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This room is for those who have lost a spouse and need support or who can provide support to those who have.

Saint Paula is the patron saint of widows and Saint Stephen is the patron saint of deacons
Learn More: Saint Stephen and Saint Paula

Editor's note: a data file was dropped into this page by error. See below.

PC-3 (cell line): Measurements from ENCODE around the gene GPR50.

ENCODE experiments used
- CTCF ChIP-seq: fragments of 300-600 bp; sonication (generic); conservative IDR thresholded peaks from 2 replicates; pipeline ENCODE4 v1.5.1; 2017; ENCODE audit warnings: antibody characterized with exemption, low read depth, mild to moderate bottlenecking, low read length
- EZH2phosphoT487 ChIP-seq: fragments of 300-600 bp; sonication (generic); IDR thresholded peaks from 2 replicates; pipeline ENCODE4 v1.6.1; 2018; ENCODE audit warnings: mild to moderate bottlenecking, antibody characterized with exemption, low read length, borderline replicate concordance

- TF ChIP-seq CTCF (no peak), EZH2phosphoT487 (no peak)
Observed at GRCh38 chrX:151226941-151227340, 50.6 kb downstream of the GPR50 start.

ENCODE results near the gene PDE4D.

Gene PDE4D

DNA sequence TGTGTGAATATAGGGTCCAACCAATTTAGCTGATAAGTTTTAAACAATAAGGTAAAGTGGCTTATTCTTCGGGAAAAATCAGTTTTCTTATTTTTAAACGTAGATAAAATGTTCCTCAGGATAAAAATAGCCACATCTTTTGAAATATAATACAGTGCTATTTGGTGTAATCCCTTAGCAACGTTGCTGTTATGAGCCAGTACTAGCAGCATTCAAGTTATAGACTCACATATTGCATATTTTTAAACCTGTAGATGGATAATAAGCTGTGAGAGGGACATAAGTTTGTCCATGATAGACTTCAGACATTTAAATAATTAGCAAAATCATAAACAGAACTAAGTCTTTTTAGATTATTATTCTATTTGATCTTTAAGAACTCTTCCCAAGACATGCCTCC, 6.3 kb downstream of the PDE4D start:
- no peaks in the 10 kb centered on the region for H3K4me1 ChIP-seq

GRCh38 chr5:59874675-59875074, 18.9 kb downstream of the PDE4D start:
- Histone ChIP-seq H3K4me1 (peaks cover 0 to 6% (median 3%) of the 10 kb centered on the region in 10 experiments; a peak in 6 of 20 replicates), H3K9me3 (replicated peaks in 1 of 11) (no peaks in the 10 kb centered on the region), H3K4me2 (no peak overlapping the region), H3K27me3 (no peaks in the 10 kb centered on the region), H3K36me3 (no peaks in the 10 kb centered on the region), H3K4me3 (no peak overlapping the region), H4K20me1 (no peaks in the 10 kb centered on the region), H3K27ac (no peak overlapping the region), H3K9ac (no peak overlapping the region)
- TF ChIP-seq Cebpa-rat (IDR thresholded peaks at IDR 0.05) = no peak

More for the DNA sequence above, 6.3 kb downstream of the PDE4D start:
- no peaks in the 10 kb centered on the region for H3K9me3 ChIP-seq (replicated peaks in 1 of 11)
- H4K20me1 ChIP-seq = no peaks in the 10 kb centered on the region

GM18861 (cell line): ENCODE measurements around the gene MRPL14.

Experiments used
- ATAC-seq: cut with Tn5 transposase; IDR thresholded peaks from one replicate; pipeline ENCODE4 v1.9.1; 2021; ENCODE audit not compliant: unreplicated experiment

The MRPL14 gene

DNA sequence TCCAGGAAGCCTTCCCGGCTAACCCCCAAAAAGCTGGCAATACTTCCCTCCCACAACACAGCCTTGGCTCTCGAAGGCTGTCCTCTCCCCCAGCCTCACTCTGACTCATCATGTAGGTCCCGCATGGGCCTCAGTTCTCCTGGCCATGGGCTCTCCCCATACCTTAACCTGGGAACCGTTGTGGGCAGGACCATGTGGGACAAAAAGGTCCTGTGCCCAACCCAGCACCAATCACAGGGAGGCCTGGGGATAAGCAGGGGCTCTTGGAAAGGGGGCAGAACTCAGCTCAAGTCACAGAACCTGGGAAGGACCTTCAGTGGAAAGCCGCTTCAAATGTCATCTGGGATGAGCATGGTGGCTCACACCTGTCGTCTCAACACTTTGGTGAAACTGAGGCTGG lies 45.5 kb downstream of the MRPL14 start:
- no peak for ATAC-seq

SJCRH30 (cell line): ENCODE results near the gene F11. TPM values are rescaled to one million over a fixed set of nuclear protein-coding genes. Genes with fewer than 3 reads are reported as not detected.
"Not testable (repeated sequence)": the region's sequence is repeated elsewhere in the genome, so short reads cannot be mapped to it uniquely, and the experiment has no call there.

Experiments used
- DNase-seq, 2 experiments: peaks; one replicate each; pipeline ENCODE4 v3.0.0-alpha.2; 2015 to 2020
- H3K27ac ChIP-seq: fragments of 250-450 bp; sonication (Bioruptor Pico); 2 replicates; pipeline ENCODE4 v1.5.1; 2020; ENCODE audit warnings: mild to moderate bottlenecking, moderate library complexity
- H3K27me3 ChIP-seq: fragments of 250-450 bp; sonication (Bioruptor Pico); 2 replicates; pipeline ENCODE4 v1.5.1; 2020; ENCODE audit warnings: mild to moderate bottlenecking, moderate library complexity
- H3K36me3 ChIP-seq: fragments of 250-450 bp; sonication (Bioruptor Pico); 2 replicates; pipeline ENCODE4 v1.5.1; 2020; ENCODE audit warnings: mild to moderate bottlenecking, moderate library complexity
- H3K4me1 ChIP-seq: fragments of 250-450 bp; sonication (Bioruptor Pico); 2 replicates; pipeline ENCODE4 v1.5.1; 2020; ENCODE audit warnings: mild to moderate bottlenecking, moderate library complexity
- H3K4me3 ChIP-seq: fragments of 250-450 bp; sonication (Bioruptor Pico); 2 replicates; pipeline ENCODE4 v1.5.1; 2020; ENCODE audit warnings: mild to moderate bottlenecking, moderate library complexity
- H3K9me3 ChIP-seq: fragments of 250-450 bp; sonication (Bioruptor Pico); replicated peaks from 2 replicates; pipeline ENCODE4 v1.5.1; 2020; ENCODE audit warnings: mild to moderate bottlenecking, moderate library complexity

Ha! I am grown up actually, but Marge made a comment in the "How Can I Tell" thread that got me thinking. She said something to the affect of "do you know who you are now?" and really, that's been weighing on my mind a lot lately. For 13 years (11.5 of them married to my late husband, Paul), I was totally focused on marriage and motherhood. I think that sometimes, especially in motherhood, we forget the women we once were. Now I find myself having to reinvent myself so-to-speak. When Paul died, I gave myself two years to work through the grief process, make sure my kids were getting what they need, and then I would go back to work. The trouble is, I don't want to/can't do what I did prior to becoming a stay-at-home mom. I have a bachelor's in history but do not want to be a teacher - that would take too much away from my time of being a mom. Teachers, God bless them, work long, long hours and contrary to popular belief do not have "June, July, and August" off. I have educators in my family and I see how hard they work as more and more administrative burdens are placed upon their shoulders in addition to teaching expectations. After college I worked for a large corporation in various IT department positions: data security analyst, technical trainer, IT business analyst, etc. I was completely self-taught as far as my knowledge of each of these subjects and now technology has changed so much. After that stint, I worked for the local Republican party and then a US Congressman (in a different state than where I am living now). Besides these types of jobs being few and far between, I have come to loathe politics. Seriously. It's all so petty, self-serving for the politicians, and is just another career rather than being a service to a community/state/country. Bleh. Hate it. I want to do something that makes a difference. A real difference. The things I think about though require going back for at least 2 years of schooling if not longer. Can I really do that at almost 50 years of age? Anyone else here have to reinvent their lives after the death of a spouse?